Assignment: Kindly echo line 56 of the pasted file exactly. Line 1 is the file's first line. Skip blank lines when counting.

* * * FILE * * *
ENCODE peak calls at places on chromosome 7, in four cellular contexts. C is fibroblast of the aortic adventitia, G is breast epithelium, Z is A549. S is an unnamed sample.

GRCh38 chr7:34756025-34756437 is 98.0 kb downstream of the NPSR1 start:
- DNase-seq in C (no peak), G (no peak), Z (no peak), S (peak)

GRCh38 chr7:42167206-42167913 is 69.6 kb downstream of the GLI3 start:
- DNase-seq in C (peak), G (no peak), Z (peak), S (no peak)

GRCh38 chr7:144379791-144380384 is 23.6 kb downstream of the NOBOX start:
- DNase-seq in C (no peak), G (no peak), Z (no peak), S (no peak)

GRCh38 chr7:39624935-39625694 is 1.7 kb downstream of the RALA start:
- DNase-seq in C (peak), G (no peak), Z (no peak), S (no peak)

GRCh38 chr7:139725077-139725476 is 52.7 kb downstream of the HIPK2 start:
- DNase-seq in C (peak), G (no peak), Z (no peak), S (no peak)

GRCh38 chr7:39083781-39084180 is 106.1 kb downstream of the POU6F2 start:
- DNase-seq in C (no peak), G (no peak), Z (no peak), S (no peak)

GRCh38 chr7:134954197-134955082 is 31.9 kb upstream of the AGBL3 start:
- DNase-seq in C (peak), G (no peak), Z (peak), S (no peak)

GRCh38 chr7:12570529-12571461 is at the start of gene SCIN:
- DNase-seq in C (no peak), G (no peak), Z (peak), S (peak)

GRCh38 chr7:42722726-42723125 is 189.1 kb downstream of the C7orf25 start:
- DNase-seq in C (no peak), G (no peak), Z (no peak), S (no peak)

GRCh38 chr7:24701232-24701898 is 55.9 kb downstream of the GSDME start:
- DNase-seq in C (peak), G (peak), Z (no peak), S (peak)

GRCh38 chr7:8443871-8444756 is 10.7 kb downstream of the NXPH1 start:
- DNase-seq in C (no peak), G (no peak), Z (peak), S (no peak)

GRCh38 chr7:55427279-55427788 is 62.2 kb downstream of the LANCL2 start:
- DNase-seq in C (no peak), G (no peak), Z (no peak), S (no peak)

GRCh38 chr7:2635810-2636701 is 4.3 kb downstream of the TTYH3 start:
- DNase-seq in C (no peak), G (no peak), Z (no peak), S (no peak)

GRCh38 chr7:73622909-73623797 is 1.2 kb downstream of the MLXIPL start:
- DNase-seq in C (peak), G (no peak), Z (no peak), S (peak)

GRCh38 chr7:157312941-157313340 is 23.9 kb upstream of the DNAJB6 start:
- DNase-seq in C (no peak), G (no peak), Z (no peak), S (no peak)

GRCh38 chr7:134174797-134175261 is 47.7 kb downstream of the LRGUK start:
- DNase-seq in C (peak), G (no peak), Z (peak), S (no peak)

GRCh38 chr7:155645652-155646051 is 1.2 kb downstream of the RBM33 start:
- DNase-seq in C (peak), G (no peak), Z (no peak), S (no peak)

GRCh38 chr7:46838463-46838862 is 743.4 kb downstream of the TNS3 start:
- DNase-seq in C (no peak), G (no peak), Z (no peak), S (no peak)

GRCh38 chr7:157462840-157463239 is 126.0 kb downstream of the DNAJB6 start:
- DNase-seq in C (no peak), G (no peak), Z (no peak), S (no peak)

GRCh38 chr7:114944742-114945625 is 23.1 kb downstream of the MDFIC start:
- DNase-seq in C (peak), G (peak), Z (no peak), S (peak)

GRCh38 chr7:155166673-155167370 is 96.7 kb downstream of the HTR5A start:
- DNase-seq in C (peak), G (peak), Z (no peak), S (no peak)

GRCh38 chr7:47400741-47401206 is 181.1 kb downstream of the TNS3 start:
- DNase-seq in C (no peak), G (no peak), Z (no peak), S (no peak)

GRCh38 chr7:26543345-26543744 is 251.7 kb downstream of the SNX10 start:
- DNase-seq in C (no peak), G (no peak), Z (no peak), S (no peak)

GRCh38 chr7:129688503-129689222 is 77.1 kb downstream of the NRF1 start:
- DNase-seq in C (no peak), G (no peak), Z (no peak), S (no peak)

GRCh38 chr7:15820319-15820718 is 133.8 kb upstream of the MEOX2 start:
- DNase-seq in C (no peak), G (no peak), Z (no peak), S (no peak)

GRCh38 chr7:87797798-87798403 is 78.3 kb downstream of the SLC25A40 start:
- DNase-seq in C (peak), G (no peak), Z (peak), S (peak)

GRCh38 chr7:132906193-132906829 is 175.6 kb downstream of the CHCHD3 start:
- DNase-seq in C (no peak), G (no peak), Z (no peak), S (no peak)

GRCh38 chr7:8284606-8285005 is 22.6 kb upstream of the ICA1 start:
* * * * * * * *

GRCh38 chr7:8284606-8285005 is 22.6 kb upstream of the ICA1 start: